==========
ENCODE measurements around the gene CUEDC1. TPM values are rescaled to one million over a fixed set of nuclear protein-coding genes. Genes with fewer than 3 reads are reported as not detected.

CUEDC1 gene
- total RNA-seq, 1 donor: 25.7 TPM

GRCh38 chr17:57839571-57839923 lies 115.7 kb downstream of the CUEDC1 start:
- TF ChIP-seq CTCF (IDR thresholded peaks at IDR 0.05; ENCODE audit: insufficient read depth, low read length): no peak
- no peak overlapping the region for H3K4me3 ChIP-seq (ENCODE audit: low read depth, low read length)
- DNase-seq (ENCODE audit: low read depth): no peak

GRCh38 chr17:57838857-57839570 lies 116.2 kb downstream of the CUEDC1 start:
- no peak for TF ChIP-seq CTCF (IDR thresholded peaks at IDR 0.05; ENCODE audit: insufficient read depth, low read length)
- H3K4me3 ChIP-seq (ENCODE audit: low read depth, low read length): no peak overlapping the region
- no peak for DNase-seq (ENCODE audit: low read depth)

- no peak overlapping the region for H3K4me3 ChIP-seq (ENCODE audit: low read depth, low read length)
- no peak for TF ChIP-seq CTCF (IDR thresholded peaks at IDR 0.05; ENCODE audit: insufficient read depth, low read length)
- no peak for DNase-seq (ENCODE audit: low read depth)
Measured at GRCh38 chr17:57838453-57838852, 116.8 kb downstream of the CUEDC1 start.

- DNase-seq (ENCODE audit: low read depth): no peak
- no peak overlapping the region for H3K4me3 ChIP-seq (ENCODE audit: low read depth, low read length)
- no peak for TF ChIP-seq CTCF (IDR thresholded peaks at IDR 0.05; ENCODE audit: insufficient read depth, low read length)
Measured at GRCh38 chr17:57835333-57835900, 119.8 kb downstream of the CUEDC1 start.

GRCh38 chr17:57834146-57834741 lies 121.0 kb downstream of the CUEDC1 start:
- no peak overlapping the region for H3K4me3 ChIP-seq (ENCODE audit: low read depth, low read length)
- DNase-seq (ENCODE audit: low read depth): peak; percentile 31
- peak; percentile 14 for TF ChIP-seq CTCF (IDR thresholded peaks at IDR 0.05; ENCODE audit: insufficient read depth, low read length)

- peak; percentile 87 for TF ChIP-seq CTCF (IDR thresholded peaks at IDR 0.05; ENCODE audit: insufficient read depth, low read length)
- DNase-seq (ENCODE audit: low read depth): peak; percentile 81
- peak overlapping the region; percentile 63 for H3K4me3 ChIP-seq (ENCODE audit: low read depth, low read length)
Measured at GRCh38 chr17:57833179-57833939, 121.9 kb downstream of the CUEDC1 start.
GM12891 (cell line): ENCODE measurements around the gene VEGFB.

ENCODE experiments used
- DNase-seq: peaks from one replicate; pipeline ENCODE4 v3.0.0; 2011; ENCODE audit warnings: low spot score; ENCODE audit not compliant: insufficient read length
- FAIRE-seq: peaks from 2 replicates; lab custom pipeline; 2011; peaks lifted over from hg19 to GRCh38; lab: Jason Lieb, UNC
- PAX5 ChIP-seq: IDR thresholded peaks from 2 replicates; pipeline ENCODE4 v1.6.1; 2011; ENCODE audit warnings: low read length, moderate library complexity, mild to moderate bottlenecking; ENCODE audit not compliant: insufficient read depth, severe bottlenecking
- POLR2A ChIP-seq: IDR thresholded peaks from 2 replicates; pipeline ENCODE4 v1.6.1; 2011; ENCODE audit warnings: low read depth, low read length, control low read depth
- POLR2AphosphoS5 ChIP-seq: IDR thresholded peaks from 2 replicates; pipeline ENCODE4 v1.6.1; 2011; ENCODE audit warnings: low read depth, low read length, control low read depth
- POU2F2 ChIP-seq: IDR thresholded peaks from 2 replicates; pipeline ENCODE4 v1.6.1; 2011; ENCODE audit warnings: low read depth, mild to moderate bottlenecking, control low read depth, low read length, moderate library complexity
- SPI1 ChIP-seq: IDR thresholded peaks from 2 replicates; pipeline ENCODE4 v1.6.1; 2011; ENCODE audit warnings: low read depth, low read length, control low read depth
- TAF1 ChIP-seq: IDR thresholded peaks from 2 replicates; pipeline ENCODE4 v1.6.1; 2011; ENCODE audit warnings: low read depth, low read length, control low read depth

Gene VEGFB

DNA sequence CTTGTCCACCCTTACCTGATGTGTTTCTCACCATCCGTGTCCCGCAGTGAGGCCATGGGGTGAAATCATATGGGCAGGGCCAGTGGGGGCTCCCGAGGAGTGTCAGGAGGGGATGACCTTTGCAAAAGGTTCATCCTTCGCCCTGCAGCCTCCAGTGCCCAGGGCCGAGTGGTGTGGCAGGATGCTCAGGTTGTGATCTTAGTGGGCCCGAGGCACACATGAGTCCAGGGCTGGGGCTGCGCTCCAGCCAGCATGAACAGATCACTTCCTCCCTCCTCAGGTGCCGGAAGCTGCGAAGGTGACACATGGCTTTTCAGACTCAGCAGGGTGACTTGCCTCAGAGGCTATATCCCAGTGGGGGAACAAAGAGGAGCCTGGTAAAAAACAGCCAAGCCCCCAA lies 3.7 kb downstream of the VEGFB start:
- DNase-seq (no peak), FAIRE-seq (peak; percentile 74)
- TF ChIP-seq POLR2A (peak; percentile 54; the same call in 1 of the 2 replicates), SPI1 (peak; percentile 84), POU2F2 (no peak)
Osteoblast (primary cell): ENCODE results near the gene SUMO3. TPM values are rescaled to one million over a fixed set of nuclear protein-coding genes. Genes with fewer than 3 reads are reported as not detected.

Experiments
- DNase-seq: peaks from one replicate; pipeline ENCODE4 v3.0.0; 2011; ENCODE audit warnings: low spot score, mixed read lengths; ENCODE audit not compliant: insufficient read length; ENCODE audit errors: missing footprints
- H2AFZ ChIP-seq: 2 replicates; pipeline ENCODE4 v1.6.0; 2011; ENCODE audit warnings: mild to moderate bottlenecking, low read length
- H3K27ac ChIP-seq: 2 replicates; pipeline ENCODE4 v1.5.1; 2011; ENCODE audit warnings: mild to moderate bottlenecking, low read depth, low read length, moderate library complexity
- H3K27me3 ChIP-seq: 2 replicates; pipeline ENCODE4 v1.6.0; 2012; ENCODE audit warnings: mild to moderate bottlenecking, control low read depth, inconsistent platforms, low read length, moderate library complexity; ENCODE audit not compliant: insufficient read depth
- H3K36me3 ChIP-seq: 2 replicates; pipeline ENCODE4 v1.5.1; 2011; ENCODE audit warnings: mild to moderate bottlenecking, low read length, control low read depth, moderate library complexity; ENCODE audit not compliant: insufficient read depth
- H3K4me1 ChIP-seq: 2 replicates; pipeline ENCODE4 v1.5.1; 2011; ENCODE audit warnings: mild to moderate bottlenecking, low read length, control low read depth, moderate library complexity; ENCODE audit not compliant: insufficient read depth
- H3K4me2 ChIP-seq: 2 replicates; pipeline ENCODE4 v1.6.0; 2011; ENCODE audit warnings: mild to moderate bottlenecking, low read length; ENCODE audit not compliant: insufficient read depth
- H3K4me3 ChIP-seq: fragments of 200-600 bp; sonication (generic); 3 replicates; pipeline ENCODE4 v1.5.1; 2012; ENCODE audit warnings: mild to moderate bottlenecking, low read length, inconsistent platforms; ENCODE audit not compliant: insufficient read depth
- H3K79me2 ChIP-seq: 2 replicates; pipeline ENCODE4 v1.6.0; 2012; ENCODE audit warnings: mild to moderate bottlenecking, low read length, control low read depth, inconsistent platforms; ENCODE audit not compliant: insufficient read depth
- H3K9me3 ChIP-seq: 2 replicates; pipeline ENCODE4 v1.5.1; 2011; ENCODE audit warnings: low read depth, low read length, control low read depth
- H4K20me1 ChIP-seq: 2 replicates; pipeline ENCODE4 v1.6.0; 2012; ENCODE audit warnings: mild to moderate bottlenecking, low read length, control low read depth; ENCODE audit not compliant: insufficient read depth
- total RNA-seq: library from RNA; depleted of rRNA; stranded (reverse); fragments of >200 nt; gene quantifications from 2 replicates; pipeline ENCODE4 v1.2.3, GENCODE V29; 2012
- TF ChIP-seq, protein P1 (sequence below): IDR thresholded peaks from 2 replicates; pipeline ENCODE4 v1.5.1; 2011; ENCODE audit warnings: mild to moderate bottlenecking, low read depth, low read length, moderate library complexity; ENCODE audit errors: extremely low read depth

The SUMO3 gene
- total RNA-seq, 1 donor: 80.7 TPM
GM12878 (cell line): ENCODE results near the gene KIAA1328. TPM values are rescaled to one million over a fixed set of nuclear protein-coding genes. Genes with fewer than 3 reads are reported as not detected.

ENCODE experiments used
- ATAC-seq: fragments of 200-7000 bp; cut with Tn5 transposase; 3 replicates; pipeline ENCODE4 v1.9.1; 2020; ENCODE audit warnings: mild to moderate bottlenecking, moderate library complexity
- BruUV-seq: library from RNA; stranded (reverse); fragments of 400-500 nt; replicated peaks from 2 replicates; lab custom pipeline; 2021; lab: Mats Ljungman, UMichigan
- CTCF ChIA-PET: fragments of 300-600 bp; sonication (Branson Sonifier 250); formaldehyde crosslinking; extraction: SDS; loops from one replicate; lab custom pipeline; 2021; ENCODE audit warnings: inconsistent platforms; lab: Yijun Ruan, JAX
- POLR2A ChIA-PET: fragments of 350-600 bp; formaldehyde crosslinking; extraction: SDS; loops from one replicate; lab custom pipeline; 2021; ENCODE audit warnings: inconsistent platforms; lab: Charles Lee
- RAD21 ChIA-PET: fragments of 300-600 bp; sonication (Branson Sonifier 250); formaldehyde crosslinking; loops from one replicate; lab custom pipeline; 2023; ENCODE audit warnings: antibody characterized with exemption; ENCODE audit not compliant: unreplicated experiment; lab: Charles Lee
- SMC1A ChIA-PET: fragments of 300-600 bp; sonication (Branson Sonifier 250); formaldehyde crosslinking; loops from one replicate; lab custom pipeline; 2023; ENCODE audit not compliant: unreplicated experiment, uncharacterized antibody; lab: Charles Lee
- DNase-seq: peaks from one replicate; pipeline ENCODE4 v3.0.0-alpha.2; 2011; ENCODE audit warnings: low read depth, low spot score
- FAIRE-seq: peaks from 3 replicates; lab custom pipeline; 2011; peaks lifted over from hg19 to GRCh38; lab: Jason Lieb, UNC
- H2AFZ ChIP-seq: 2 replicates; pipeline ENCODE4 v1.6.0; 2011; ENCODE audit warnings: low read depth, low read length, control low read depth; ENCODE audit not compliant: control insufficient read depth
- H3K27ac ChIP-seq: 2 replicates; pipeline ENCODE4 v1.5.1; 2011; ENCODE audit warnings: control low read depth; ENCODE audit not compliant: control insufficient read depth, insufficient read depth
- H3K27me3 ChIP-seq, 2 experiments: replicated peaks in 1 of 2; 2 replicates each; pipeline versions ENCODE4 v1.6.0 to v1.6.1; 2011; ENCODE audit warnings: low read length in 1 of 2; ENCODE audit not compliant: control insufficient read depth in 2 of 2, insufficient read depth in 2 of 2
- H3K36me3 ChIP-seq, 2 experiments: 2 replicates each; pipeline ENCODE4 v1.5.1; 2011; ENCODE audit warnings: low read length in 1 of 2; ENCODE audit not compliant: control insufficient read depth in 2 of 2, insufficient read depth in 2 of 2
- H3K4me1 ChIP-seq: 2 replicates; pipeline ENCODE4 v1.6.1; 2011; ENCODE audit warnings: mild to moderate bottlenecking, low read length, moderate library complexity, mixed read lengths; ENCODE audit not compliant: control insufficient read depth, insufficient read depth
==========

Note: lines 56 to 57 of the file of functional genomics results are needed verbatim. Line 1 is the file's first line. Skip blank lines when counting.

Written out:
- TF ChIP-seq, protein P1 (sequence below): IDR thresholded peaks from 2 replicates; pipeline ENCODE4 v1.5.1; 2011; ENCODE audit warnings: mild to moderate bottlenecking, low read depth, low read length, moderate library complexity; ENCODE audit errors: extremely low read depth

The SUMO3 gene